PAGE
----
Vivir en LouisvilleIyna Bort Caruso
Bourbon, boxing legends and world-famous baseball bats are Louisville classics along with one other big brag: the Kentucky Derby. America’s longest held sporting event is best enjoyed Louisvillian-style – sipping a traditional mint julep.
The state’s largest city sits on the Ohio River in bluegrass country. Its culture is a mix of southern and Midwestern, urban and small-town, modern and historic. Named for King Louis XVI of France, Louisville was founded in 1778. Just over a century later, the father of American landscape design, Frederick Law Olmstead, created the city’s park system. It would be Olmstead’s last. His work continues to shape the city’s landscape and people’s interactions with its green spaces.
Today’s Louisville is progressive and culturally diverse. Aside from the Kentucky Derby, its only-in-Louisville attractions include the Evan Williams Bourbon Experience on “Whiskey Row,” the Louisville Slugger Museum and Factory and the Muhammad Ali Center, dedicated to the boxer who was born and raised here. Ali’s childhood home on the west side of the city recently opened as museum.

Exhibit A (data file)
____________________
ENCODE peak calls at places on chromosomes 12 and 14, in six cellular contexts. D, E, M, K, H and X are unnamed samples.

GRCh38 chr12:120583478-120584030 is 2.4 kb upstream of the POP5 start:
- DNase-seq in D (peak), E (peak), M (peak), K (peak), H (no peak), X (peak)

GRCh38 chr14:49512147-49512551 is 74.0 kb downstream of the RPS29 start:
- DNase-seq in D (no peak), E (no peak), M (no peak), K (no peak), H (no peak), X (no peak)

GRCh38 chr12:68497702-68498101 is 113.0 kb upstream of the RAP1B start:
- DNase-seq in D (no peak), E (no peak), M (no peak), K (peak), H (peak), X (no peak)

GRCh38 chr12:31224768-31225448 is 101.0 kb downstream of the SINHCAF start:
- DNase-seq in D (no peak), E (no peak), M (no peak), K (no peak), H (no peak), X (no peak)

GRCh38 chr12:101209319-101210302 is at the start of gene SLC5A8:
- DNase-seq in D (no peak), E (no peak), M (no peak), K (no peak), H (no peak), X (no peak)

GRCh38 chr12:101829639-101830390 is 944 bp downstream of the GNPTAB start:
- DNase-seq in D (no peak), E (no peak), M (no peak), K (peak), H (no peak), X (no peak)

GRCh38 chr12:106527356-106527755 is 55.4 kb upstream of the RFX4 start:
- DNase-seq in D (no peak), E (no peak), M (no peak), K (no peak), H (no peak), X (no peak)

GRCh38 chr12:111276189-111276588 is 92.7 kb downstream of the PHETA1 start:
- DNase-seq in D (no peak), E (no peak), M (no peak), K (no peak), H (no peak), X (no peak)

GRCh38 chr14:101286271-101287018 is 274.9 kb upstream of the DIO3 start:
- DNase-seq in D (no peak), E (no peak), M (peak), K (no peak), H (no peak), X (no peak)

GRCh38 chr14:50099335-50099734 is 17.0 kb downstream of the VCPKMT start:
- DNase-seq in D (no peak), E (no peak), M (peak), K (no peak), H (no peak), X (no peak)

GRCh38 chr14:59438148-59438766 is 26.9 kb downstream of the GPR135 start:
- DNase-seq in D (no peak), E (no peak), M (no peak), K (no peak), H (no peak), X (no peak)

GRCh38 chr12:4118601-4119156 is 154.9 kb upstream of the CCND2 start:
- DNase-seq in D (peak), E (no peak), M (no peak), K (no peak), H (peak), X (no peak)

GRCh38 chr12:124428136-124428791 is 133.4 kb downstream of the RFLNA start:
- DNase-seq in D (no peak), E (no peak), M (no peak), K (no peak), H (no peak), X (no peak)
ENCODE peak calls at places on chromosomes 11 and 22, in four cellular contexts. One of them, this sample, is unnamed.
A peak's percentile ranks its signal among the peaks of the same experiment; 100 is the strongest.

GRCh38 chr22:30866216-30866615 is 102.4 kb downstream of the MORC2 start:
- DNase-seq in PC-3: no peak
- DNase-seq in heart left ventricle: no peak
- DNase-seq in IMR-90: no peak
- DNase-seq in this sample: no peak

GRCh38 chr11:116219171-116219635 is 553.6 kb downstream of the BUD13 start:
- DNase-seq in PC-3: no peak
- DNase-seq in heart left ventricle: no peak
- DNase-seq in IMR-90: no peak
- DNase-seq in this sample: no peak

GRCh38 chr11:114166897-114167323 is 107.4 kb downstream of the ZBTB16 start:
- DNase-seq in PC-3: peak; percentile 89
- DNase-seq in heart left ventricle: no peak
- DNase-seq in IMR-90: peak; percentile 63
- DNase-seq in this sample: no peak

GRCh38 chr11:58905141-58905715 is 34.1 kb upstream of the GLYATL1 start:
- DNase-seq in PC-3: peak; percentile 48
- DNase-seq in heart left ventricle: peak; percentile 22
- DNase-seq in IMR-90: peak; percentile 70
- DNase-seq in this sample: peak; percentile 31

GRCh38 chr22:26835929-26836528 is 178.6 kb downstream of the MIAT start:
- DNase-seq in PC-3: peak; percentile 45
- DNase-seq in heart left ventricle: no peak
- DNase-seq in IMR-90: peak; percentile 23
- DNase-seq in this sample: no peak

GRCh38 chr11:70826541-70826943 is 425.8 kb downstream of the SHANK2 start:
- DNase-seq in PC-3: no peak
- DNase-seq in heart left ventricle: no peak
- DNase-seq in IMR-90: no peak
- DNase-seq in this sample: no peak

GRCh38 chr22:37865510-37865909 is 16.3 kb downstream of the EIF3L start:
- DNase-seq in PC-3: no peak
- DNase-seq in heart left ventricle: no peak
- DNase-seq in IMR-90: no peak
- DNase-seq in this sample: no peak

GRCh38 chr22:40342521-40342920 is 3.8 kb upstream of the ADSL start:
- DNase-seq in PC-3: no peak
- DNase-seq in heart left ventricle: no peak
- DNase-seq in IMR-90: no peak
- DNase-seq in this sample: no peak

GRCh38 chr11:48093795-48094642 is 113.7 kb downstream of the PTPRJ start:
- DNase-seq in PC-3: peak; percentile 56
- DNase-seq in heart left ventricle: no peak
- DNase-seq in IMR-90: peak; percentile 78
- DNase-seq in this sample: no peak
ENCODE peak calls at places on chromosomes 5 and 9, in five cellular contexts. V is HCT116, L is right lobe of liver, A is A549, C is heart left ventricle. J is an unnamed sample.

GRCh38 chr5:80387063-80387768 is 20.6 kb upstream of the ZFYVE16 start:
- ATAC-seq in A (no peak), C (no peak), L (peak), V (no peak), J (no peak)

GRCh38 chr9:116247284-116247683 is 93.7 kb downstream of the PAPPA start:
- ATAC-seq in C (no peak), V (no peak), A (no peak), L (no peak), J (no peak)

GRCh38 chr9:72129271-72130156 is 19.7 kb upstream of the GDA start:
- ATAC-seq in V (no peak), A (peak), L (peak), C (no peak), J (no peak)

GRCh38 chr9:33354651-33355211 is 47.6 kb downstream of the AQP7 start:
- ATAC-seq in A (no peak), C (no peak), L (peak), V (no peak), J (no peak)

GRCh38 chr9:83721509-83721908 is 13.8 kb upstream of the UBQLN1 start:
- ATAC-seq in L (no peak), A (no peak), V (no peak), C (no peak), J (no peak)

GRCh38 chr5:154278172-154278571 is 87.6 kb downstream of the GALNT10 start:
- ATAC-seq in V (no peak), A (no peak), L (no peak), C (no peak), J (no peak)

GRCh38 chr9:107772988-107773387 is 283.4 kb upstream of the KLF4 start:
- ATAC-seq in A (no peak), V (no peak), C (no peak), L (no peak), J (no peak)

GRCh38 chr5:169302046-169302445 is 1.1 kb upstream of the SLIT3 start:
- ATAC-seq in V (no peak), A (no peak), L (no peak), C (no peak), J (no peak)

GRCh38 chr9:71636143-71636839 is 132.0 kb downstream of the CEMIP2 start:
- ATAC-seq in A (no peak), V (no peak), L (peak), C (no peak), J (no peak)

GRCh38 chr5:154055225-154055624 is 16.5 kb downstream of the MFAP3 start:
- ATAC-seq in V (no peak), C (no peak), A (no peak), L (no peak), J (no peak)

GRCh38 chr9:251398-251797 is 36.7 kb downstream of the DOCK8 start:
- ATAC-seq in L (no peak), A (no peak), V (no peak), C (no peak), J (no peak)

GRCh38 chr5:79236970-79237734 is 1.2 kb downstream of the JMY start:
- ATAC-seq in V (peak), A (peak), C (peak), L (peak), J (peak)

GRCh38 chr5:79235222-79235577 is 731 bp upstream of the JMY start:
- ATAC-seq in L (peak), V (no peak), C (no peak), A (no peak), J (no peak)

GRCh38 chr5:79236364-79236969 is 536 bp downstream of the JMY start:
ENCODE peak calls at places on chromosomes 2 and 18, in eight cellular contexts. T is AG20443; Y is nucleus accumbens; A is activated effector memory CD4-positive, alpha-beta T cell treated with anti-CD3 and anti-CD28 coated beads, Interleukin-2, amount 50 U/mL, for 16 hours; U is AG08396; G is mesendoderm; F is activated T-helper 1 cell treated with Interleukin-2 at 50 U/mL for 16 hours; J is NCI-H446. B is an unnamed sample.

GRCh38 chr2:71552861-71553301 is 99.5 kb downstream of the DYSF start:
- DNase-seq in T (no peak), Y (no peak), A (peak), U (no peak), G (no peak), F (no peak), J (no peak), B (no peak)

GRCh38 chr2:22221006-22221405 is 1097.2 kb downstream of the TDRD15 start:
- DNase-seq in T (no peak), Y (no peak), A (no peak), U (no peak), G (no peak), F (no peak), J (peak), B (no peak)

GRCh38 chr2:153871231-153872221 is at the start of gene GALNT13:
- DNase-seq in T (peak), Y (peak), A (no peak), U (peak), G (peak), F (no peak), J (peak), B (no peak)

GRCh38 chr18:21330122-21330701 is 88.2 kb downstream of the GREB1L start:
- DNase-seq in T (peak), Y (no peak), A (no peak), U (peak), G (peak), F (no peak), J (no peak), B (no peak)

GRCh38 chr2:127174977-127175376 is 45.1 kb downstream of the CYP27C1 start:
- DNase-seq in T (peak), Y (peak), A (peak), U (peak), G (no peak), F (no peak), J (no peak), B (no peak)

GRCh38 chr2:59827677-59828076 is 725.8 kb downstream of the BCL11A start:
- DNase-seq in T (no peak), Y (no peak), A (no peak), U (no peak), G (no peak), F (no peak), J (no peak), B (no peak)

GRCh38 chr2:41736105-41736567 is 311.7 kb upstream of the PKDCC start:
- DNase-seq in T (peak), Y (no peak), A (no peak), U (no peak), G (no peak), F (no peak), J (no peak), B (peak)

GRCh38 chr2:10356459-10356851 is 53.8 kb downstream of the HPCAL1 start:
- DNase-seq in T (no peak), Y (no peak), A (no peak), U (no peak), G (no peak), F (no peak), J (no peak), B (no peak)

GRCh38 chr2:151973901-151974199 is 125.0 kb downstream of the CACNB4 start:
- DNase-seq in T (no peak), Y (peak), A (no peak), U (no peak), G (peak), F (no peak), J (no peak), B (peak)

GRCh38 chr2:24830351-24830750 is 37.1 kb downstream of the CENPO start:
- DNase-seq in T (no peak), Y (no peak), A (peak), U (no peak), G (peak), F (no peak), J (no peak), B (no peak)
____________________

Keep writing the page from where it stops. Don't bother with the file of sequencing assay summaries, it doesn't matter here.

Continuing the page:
The neighborhood of Old Louisville has the largest collection of Victorian-era houses in the United States, nearly 48 blocks of well-preserved homes. Downtown’s West Main District is known for its buildings of cast-iron facades while the neighborhoods of Butchertown, Germantown and Portland have a sizeable share of historic “shotgun” homes, narrow structures with layouts somewhat similar to railroad-style. Louisville’s architecture is an eclectic mix, with city institutions built in French Empire, Italian Renaissance and Greek Revival styles and office and residential buildings taking the form of skyscrapers and lofts overlooking the Ohio River.
East of downtown are some of the most affluent residential areas of Greater Louisville. They also happen to be among the highest income per capita communities in the state. Some started as summer colonies for the wealthy in the 19th century and evolved into full-time suburbs. Enclaves like Anchorage, Glenview, and Mockingbird Valley are among the prestigious neighborhoods of estate homes, horse farms and historic manors set among woodlands, rolling hills and bluffs.